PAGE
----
When policymakers at the European Central Bank meet next week to debate the prospect of a fresh economic stimulus package, one of the key issues on the table will be whether their own measures are doing more harm than good.
The era of unprecedented monetary policy loosening that Mario Draghi launched in 2012 when he declared that he would do "whatever it takes" to support the single currency heralded a shift towards negative interest rates.
The ECB's main deposit rate hit zero that year and successive cuts have left it at -0.4 per cent since 2016.
But as the ECB prepares to debate cutting rates further, questions are growing about whether the downsides outweigh the positive effects.
Critics say that negative rates weaken the eurozone's already struggling banking system, discouraging lending and motivating insurers, banks and savers to hoard physical cash.
Volker Hofmann at the Association of German Banks said eurozone lenders pay €7.5 billion ($12.9b) a year in negative rates on the excess deposits they hold at the ECB, adding: "It is a remarkable burden for banks who find it more or less impossible to convey this cost to retail savers."
Banks are the main source of finance for European companies and households, making them an important transmission mechanism for monetary policy. But many banks' shares are trading below their book value and their return on equity remains below their cost of capital in most cases, underlining how the sector has struggled to recover from the financial crisis.
The debate about negative rates hinges on the idea of a reversal point below which further cuts in a central bank's deposit rate subdue lending activity by banks. Research published last month by economists from the US Treasury department, the University of Bath, the University of Sharjah and Bangor University found "robust" evidence that bank lending growth was weaker in countries with negative rates.
The impact was greatest on banks funded mainly by retail deposits, they said.
It has become more common for European banks to charge fees for current accounts, but they only mitigate a fraction of the extra cost of negative rates.
Jean Pierre Mustier, chief executive of Italy's UniCredit and chairman of the European Banking Federation, said: "In such an environment it is important that European banks are not put at a competitive disadvantage in terms of ability to attract capital because their profitability might be structurally lower than others, namely the US."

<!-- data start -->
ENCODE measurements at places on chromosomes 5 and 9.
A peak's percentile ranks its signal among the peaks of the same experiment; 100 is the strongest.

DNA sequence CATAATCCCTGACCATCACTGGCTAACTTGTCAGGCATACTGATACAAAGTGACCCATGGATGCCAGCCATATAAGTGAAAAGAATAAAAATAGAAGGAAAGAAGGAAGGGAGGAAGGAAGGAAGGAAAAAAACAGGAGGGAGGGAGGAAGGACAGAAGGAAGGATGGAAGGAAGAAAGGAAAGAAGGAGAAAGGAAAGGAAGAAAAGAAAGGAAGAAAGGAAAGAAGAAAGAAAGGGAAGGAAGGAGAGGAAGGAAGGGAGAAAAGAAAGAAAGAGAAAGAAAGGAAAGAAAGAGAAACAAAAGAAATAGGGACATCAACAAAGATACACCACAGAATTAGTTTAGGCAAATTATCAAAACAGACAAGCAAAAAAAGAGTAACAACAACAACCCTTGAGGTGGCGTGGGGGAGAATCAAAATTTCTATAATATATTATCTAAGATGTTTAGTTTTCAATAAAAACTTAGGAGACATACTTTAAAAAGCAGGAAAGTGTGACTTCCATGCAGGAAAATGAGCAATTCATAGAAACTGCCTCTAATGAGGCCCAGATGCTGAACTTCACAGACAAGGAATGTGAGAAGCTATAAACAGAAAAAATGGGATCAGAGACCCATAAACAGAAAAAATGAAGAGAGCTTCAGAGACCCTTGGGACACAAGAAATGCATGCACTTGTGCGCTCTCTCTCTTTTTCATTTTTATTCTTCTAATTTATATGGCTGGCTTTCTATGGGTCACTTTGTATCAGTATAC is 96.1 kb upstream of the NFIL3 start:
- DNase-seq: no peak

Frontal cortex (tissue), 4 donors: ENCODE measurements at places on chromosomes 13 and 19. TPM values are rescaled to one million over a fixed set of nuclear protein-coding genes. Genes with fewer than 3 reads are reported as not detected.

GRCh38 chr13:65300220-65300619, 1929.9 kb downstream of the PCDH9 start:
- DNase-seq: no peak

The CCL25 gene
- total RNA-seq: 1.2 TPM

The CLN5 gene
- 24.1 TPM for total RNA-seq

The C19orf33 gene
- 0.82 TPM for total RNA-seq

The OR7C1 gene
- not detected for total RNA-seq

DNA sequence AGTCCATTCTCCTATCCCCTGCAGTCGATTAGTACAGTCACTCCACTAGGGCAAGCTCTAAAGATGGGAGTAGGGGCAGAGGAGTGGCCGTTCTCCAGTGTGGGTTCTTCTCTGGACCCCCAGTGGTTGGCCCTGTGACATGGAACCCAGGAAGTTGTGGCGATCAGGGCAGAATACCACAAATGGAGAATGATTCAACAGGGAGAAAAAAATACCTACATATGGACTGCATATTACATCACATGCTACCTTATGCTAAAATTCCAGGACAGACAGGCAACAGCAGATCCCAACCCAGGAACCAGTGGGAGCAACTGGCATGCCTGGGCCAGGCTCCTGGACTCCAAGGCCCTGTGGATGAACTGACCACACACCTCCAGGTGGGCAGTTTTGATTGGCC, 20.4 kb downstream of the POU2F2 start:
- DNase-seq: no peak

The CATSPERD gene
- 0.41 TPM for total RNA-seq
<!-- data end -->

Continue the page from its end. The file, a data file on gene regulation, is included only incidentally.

Olaf Scholz, Germany's finance minister, said recently that he would examine whether it was possible to protect savers by banning banks from passing on the cost of what he called the ECB's "penalty rates".
Draghi has always insisted that while some policies may have negative side-effects, the overall impact of its radical policy loosening has been beneficial.
Bank lending to households in the eurozone has increased more than 10 per cent since the ECB first cut into negative territory in June 2014, while corporate lending has grown by almost 4 per cent. Philip Lane, the ECB's new chief economist, said in a recent speech that without the central bank's efforts both growth and inflation would have been significantly lower.
Christine Lagarde, who is set to succeed Draghi at the helm of the ECB, last week said that "while I do not believe that the ECB has hit the effective lower bound on policy rates, it is clear that low rates have implications for the banking sector and financial stability more generally".
The ECB should "closely monitor whether adverse side effects may emerge in the future, the longer low interest rates are in place", she added.
As well as discussing whether to cut rates again, the ECB's governing board will next week also consider whether to mitigate the impact on banks.
One option is a tiering system in which a portion of banks' excess deposits are exempt from negative rates. Other countries with negative deposit rates, including Switzerland, Denmark and Japan, have similar systems.
And the ECB has another option: subsidised lending.
This spring it announced a third programme of subsidised loans that is set to launch later this month. The targeted longer-term refinancing operation (TLTRO) will lend at a slightly more expensive rate than the two previous programmes, but the ECB could choose next week to sweeten the terms.
There is a geographical difference between the effects that these two mitigating measures have across Europe. Tiering is likely to provide more relief to German, French and Dutch banks, which hold more excess deposits; cheap loans help southern European banks, which have higher funding costs.
Even if it launches these mitigation measures, some analysts believe the ECB is rapidly approaching the point at which the economics shift in favour of hoarding cash.
Klaus Wiener, chief economist at the German Insurance Association, said one insurer had recently been quoted a price for storing its cash of 0.2 per cent of its value, including insurance — half the cost of the ECB's deposit rate.
There is some evidence that hoarding has already started. The amount of physical cash held in vaults and safes has swelled 57 per cent to €81.5b since negative rates were introduced five years ago, ECB data shows — though that remains tiny compared to the over €6 trillion in eurozone bank deposits.
Wiener said that several insurers had already drawn up plans to store more excess cash in vaults from next month.
"There is a case for insurers having some money in vaults if negative rates do become more negative and banks pass these costs on to customers," he said.
Written by: Martin Arnold
© Financial Times